- Is your SaaS a tool or a solution?
- 1 Vision: It’s harder to find the right path to your final vision
- 2 Product development: the feature creep monster is waiting for you
- 3 Customer support: you won’t be able please everybody
- 4 Marketing: your marketing effort will be diluted
- 5 Pricing: your pricing plan will lack of coherence
- How to avoid these mistakes
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There are mistakes we made selling a tool instead of a solution. When you’re a young SaaS startup everything comes back to this:
We’ve seen this awesome graphic from useronboard countless time, we’ve liked it, we’ve shared it and yet we did the mistake of selling the flower instead of super mario throwing fireballs.
Is your SaaS a tool or a solution?
The idea behind this graphic seems obvious**, yet finding the benefit your product really delivers to whom** and more importantly articulating it properly are not that easy and in fact depend on the type of your SaaS you’re selling.
Some products fall naturally in the “tool” category while the others more in the “solution” one.
Let me illustrate it through two examples:
Aircall: we’re a phone system, we’re enabling users to get a number and make / receive phone calls (with extra features like taking note, call forwarding, answering machine etc…). As such we can be used by many types of customers for many different use cases (sales, support, internal communications, marketing etc…). We fall naturally into the “tool” category.
close.io: is the “inside sales CRM of choice for SMBs”. close.io also enables sales to make / receive calls and shares a lot of features in common with us (call forwarding, notes, answering machine etc…) but there are completed built and dedicated to one use case: sales. Thus close.io falls more in the “solution” category (they make you close more deals).
A “solution” is focused on solving a limited set of problems. Ex: close.io, Zendesk, Workable…
A “tool” SaaS usually attracts a wider set of customers for many different use cases. Ex: Dropbox, Algolia, HelloSign…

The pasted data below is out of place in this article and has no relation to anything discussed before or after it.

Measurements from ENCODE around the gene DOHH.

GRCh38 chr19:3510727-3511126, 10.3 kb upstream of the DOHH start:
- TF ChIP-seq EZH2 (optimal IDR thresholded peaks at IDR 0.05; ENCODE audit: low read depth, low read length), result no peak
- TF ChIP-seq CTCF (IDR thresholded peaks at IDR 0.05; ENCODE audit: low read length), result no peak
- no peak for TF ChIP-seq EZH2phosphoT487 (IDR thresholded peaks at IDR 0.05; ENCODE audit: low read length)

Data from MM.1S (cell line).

If we come back to the useronboard graphic above then it’s clearer why for some startups it’s easier to become fireball resellers while others are more flowershops. This is our case.
The last 4 months we’ve been selling flowers and here are the 5 lessons we’ve learned along the way.
1 Vision: It’s harder to find the right path to your final vision
This picture can actually be used not only for product development but also for your business vision. The majority of founders have a clear vision of where they want to go (that the vision changes or might be wrong is not the question here). But when you’re selling a tool it’s much more difficult to come up with the right playbook as your options as where to start are infinite.
As a phone system aiming at SMBs in general we could have started by targeting ecommerce companies first (dedicated features, specific value proposition, targeted acquisition channels) or SaaS companies or brick and mortar shops… and then expand from there to other verticals. It’s an option we didn’t choose as we didn’t spot our obvious niche from the start.
Another strategy is, rather than starting with a specific target, to start with a specific use case / feature. A good example of this is Intercom.
Intercom now sells itself as a communication tool between businesses and their users, whether this communication happens during onboarding, for support or for marketing reasons. As such it appeals to a wide variety of businesses for a lot of use cases.
But Intercom didn’t start as a “global” communication tool, it started as a customer lifecycle email solution, enabling startups to send emails to their users based on their behavior. From there, they later added support features (the intercom discussion box) and recently marketing features (to send newsletter).
2 Product development: the feature creep monster is waiting for you
A corollary of the first mistake is that by having a very “global” approach rather than a “laser focused” one the feature creep trap is easier to fall into. By not restraining the use cases we wanted to tackle, we ended up developing too many different features in parallel.
We’ve mapped on this diagram three types of customers we currently have (small ecommerce, startups with international offices and freelancers) and on the right the features they use / need. As you can see a lot of the features we have developed don’t overlap between these customers.
We clearly underestimated the resources required to build and maintain all these features leading to an average user experience on some of them.
The positive aspect is that by having really sold our product we could see which features our customers were really using. The learning here: don’t assume that their usage pattern will match the studies / customer development you’ve made beforehand (what they request is not necessarily what they end up doing). So a lot of good data can be collected at that point.